Navigating the Sustainable Horizon: Insights from NESEA’s 2024 BuildingEnergy Boston

Exploring Resilient Design, Decarbonization Strategies, and the One Water Approach for a Greener Future

BuildingEnergy Boston Conference sign
March 27, 2024
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Finegold Alexander Architects, represented by Kate Theodoridis, AIA, CPHC, LEED Green Associate, and FA Energy Manager, Megan Brown, AIA, CPHC, LEED AP BD+C, recently participated in the BuildingEnergy Boston conference hosted by the Northeast Sustainable Energy Association (NESEA). Here are some enlightening takeaways from their experience:

  • Addressing Building Flooding: The conference kicked off with a captivating keynote session focusing on building flooding. Recent history highlights a concerning cycle of extreme precipitation events, indicating a rising probability of occurrences. The shift between periods of drought and sudden, high-volume rainfall leads to significant flooding and runoff challenges.
  • Embracing the One Water Approach: Speakers introduced the concept of the One Water Approach, advocating for the integration of water data into design processes and viewing project sites within a broader watershed context. This approach not only promotes better groundwater infiltration, replenishing fresh water sources, but also enhances building resilience and offers cost savings in the face of future water-related challenges.
  • Decarbonization Momentum: There's a noticeable uptick in efforts towards the decarbonization of existing buildings, buoyed by increasing funding availability. Attendees were excited to learn about potential funding options on the horizon, aimed at incentivizing the adoption of electrification and solar installations.
  • Embodied Carbon Reduction: Acknowledging the critical role of embodied carbon reduction in decarbonization endeavors, the conference highlighted several existing and upcoming policies and programs aimed at driving forward this imperative. Encouragingly, simple design shifts were underscored as an accessible starting point for integrating lower embodied carbon materials and bolstering building resilience.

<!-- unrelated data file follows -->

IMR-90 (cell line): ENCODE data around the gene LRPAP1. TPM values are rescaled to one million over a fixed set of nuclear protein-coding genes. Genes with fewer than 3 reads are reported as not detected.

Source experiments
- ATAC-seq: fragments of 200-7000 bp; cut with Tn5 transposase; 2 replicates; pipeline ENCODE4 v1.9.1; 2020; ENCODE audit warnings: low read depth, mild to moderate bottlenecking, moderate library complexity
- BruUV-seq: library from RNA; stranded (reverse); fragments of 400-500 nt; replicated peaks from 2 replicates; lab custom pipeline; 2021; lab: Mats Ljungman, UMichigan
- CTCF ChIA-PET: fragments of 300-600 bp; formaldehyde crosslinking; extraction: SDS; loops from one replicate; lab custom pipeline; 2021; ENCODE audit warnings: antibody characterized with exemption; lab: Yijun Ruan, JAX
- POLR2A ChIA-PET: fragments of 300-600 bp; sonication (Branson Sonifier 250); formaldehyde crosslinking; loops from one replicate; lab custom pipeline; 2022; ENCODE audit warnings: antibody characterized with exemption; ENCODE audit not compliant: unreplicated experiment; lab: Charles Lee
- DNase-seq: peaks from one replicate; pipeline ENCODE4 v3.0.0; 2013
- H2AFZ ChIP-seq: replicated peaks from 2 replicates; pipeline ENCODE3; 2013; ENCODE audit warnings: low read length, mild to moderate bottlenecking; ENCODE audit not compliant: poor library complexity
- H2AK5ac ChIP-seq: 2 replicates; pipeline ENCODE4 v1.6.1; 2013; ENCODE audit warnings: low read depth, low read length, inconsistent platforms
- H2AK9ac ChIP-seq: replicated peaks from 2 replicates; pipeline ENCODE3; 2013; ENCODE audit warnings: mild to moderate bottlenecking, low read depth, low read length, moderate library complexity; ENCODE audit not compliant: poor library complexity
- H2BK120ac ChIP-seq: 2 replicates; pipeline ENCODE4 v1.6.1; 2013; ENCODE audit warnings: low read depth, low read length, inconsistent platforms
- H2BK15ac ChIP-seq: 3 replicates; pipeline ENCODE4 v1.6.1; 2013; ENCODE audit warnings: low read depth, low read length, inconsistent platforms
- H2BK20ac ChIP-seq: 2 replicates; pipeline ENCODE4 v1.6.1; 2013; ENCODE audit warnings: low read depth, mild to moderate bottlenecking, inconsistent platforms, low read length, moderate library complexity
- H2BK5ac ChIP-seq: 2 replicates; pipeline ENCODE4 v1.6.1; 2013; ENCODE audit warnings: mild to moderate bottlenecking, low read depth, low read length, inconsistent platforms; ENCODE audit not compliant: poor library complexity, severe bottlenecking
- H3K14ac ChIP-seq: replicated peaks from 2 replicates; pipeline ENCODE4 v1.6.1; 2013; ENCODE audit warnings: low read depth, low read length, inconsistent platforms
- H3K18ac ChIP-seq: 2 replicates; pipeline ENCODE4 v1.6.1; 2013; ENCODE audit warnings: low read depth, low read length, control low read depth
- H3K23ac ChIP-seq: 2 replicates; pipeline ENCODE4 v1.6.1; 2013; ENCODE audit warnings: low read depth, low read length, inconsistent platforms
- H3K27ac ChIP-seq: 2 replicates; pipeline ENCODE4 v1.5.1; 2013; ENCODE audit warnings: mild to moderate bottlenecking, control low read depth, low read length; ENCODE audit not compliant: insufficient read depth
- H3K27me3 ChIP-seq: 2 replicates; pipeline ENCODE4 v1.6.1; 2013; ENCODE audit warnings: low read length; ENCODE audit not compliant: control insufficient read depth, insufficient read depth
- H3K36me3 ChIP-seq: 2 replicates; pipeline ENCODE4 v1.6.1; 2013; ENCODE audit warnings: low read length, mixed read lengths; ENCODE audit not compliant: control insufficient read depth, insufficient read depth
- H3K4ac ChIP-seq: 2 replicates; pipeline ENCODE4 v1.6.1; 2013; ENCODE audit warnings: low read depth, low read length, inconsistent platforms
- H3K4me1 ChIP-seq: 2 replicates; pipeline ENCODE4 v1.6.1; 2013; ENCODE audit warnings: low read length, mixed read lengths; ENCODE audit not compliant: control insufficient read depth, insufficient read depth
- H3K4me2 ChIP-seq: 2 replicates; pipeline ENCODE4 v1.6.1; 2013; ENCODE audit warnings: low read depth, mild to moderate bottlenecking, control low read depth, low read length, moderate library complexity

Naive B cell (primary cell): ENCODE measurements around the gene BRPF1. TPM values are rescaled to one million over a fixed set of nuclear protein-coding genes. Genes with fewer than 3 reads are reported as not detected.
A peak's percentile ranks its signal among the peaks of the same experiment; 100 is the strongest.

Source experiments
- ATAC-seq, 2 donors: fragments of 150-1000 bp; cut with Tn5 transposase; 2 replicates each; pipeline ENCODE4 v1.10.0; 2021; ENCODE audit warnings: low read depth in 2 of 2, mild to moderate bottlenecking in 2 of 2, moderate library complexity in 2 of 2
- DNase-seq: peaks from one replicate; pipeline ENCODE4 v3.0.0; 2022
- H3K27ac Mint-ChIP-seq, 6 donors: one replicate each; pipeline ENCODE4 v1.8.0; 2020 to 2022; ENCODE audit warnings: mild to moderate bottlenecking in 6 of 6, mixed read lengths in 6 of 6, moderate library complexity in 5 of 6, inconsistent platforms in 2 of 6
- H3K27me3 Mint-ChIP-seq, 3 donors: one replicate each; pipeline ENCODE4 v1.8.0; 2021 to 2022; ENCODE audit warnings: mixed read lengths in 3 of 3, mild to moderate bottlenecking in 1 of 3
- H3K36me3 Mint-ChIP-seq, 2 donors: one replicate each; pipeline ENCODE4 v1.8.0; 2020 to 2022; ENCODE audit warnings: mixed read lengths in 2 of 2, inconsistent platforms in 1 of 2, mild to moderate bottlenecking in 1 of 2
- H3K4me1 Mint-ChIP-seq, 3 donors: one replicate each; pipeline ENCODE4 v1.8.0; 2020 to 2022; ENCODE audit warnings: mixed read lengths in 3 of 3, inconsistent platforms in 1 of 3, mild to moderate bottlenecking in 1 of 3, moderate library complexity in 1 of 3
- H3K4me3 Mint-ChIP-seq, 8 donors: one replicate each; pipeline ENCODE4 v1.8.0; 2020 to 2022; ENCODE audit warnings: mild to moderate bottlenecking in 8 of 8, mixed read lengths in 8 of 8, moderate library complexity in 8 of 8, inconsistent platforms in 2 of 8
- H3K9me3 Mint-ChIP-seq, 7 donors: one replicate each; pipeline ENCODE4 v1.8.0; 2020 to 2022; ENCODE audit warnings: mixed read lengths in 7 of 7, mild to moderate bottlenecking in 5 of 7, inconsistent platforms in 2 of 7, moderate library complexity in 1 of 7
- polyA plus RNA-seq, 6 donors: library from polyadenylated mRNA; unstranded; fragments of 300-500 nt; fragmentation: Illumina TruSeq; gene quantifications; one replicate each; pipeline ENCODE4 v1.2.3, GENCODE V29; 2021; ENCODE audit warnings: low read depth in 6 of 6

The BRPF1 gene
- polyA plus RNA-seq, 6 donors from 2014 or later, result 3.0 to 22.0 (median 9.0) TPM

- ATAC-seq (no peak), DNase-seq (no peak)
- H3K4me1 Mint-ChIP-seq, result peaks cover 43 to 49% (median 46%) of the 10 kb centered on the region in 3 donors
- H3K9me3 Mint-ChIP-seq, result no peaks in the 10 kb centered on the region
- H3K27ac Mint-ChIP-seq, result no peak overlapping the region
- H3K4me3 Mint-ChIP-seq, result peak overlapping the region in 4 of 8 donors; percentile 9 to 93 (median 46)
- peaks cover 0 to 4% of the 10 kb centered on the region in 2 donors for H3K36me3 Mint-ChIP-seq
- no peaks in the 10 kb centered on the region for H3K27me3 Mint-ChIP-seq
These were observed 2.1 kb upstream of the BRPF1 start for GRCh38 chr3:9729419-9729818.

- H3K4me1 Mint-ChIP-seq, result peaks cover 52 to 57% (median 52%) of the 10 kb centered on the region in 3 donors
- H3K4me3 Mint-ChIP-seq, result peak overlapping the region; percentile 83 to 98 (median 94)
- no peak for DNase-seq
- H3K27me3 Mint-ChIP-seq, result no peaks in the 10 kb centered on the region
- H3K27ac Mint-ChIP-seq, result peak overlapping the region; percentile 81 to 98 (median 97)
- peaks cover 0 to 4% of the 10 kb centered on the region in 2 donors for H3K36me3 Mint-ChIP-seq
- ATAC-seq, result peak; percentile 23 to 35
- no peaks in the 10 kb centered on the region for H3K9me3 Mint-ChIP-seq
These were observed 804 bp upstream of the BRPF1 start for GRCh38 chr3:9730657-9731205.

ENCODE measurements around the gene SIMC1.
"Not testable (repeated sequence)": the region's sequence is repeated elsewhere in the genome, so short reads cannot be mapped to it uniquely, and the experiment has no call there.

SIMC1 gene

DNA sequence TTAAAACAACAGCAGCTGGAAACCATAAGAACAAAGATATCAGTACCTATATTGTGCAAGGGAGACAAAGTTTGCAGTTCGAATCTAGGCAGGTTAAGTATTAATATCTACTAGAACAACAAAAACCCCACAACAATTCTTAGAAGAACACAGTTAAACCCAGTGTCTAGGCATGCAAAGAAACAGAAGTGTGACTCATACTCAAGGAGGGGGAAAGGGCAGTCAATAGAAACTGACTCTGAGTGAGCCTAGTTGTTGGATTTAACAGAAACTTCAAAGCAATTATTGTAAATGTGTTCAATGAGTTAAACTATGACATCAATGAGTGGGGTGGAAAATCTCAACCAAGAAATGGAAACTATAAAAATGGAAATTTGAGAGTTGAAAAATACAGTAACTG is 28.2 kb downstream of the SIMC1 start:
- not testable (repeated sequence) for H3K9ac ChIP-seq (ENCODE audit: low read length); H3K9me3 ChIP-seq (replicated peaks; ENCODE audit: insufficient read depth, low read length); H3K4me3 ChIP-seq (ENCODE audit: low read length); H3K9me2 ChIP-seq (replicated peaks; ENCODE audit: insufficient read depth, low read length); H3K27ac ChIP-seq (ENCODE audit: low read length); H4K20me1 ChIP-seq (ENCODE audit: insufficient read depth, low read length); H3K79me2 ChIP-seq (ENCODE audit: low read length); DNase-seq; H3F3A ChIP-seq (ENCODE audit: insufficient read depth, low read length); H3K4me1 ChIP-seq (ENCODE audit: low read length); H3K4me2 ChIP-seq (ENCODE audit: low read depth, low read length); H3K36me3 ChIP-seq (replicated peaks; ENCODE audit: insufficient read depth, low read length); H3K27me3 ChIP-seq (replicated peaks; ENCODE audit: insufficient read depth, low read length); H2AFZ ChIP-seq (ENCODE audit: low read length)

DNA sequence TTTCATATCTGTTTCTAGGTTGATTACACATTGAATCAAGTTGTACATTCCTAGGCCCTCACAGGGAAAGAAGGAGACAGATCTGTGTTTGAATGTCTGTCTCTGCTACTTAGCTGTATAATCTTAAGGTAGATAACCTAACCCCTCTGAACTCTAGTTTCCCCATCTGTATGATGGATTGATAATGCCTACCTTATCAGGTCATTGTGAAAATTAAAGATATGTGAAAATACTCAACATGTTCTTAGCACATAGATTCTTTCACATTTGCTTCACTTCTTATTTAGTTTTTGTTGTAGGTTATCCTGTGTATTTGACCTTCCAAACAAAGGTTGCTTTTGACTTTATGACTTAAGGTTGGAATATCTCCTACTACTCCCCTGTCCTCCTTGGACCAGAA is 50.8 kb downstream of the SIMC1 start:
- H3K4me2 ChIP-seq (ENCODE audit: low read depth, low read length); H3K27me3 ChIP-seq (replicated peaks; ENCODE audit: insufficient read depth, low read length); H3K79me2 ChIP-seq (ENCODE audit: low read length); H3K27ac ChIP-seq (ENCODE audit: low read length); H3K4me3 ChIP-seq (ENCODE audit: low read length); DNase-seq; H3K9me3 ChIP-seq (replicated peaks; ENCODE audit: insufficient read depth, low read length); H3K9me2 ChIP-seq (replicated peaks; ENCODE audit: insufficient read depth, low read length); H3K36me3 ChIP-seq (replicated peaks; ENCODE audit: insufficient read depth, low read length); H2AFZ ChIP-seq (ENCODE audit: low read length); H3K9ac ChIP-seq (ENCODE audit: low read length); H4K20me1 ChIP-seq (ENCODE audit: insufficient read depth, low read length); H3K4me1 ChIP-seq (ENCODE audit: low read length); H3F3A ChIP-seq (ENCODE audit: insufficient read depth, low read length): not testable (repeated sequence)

• Systematic Resilience: Wednesday's keynote delved into resilience at a systematic scale, urging attendees to think creatively about context research. It emphasized the interconnectedness of buildings within their larger context and advocated for proactive measures, such as designing sites to mitigate flooding in neighboring areas, regardless of flood zone designation. Recognizing that flood-proofing buildings alone is insufficient if access is compromised during natural disasters, the session underscored the importance of holistic design approaches.
  • Collaborating with Policy Makers: A call to action was issued for collaboration with policy makers as building codes evolve. It emphasized the need for codes and laws to be both achievable and beneficial for all stakeholders. For instance, navigating stringent energy codes may clash with other local regulations, highlighting the necessity of alignment between policy and practical implementation.
  • Unified Approach to Building Performance: Achieving success in constructing super-insulated, airtight buildings hinges on comprehensive collaboration among all stakeholders. The discussion highlighted the significance of Passive House Certification and stressed the importance of collective understanding and cooperation to ensure correct installation and adherence to standards from the outset.

BuildingEnergyBoston provided a platform for architects and energy professionals to glean insights, exchange ideas, and align efforts towards a more sustainable built environment. As the industry continues to evolve, these key takeaways serve as catalysts for informed action and innovation in the pursuit of sustainable design and construction practices.